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Faith-Healing Related Deaths of Children Begs the Question: Where Do We Draw the Line on Religious Liberties?

Religious Liberties

The state of Idaho has the highest rate of child mortality due to faith-related medical neglect in the nation. Three religious groups, in particular, are seen as the main contributing factor in Idaho’s alarming child death statistics. Their misguided theology begs the question of where our freedom-loving nation should draw the line when it comes to religious liberties.

The three groups—the Followers of Christ, the Church of the Firstborn and the Christian Science Church—all believe that healing for a disease or malady should be sought through prayer and seeking God alone, and not from medicine. An article on idahochildren.org breaks down the statistics on deaths in the state from 2002 to 2013. The broader population has an average of 3 percent of their deaths being children or still births. In contrast, in the Peaceful Valley Cemetry, which is under the control of the Followers of Christ, gravestones give witness to 35 percent of deaths being children or still births.

In 1972, Idaho put into practice religious exceptions to their laws on criminal injury to children. While these religious groups built communities in Oregon and Idaho, when Oregon revised its laws in 2011, removing religious belief as a defense for homicide, most of the groups’ members moved to Idaho to continue to practice their strange sect of Christianity.

These groups are no strangers to an incredulous public eye, with articles written by the Portland-based Oregonian and news channels covering the horrific details of the child abuse and neglect that occur behind the closed doors of these communities.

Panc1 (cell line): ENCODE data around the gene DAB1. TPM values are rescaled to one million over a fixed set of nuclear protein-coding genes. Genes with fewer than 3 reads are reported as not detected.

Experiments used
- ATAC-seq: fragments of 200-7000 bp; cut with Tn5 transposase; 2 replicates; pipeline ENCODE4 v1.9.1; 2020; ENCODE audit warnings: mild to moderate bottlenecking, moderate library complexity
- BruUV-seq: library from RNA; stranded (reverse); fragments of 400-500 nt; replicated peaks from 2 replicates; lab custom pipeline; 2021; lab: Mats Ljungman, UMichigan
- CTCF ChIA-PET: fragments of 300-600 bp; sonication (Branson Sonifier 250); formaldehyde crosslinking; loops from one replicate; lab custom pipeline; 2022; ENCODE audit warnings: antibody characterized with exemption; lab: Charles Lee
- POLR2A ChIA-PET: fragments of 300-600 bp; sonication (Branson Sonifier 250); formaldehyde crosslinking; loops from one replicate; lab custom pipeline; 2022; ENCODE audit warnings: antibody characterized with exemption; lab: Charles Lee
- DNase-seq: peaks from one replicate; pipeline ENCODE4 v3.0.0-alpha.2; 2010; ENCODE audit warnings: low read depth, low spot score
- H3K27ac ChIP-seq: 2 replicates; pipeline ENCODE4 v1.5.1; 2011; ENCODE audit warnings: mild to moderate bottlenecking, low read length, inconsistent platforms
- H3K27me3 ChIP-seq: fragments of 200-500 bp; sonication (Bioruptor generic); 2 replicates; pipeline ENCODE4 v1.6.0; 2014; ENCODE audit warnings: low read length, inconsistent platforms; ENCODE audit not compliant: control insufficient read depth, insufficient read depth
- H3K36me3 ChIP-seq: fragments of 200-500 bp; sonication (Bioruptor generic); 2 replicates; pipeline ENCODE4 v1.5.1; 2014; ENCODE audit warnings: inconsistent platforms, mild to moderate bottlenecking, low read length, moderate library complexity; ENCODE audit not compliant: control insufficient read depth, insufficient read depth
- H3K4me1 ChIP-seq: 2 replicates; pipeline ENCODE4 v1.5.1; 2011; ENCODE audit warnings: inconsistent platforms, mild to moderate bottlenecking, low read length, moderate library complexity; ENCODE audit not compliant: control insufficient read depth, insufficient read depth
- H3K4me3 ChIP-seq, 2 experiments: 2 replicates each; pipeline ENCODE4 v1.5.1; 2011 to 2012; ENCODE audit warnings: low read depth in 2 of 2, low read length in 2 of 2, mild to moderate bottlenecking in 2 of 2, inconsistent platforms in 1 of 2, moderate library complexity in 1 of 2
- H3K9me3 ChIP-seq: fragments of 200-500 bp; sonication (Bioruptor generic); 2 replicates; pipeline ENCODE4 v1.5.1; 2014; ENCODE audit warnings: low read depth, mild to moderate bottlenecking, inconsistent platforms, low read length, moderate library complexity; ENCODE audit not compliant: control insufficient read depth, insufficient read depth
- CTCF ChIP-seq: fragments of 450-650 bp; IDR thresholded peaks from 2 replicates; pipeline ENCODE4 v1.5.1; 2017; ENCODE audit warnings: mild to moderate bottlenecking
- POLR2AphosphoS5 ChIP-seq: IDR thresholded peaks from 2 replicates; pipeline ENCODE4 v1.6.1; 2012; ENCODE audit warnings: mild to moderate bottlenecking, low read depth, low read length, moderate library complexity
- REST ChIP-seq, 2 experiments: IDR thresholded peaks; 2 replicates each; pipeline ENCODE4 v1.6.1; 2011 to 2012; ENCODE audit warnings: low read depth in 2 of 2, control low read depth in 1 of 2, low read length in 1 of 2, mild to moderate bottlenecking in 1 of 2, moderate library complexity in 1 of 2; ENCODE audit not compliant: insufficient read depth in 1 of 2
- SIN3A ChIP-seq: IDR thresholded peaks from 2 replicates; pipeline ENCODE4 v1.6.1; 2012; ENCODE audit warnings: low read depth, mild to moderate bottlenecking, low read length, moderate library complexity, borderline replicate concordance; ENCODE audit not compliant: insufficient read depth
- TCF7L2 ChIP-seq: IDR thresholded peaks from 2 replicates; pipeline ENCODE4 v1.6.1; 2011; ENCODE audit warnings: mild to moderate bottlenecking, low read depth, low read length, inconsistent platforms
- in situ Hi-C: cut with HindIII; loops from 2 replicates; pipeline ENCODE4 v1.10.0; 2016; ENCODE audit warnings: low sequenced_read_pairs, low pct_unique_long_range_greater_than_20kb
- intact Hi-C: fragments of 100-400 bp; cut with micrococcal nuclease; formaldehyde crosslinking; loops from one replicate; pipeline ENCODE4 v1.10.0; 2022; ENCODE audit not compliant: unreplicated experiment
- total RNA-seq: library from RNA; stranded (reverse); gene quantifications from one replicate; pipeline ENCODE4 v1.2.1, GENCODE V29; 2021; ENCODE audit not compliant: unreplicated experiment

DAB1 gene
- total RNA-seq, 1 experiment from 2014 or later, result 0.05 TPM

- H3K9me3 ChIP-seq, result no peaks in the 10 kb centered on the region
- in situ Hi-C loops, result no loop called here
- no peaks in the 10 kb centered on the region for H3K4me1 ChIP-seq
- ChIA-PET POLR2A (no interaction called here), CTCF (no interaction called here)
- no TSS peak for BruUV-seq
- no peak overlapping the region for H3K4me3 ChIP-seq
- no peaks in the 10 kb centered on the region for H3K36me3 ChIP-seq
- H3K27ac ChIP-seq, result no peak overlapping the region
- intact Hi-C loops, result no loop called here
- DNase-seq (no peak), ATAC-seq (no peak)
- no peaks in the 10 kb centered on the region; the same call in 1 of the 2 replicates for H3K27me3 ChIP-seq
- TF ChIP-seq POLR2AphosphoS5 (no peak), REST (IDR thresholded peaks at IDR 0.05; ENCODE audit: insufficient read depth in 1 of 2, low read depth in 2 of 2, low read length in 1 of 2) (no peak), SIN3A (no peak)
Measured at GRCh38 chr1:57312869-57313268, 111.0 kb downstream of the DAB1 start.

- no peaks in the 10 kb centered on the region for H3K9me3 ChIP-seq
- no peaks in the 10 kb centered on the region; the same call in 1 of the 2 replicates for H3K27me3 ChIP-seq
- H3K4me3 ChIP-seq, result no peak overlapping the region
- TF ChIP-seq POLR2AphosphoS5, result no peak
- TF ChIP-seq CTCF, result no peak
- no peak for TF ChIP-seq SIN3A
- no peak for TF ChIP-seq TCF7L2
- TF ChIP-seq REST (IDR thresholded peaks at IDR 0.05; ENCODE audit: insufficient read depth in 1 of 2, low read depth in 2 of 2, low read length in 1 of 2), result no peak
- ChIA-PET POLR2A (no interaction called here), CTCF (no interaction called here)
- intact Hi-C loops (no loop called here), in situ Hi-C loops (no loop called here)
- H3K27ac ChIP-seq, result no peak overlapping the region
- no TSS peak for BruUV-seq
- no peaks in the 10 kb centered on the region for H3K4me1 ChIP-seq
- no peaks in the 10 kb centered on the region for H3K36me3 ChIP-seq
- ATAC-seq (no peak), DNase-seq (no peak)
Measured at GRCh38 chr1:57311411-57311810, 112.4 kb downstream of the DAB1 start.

When KATU reporters investigated the deaths of several children in these communities, they unearthed some disheartening information. Take the case of 14-year-old Rocky Sevy, whose parents refused to seek medical treatment for his pneumonia. When asked why they refused, Dan Sevy said he didn’t want to talk about it. However, Sevy, who has become somewhat of a public face of faith-healing groups, offered this statement:

“What I will talk to you about is the law. I would like to remind you this country was founded on religious freedom, and on freedom in general. I would like to say, I picture freedom as a full object. It’s not like you take ‘a’ freedom away. It’s that you chip at the entire thing. Freedom is freedom. Whenever you try to restrict any one person, then you’re chipping away at freedom. Yours and mine… All I see is an aggressive campaign against Christianity in general, it’s amazing to me in this day and age where Muslims get soft pedaled and Christians are under attack. It just blows my mind.”

There is even quite a bit of information you can find on social media. One former member of the Followers of Christ has started a Facebook page called Silent Cries the Faces of Religious Abuse to remember the victims of medical neglect.

Yesterday, the Hollywood Reporter published an article announcing the making of a documentary on the group. According to the article, “the film will depict Idaho’s political and ideological struggle over religious shield laws.” The documentary will utilize interviews with active and former members of the Followers of Christ, members of law enforcement, and activists from Oregon and Idaho, who have tirelessly been working to provide some legal support for the children raised in groups such as these. Sevy and his appeal to Idaho’s state legislature to protect his right to refuse medical service will be one of the main focuses of the film.

A large part of what has been allowed to go on in Idaho is due to a state’s right to govern itself by its own laws. In 1944, the Supreme Court ruled against this practice of parents subjecting their children to extreme acts of “faith” such as these. The ruling on the Prince v. Massachusetts case states: “Parents may be free to become martyrs themselves. But it does not follow they are free, in identical circumstances, to make martyrs of their children before they have reached the age of full and legal discretion when they can make that choice for themselves.”

In light of the executive order Trump just signed and his outspoken push for religious liberties, one must ask: Where do we draw the line? It’s true we believe everyone should be free to worship as they see fit, but what about when that worship puts other, more vulnerable people at risk? When does a freedom-loving nation draw a line and who determines where that line should be drawn?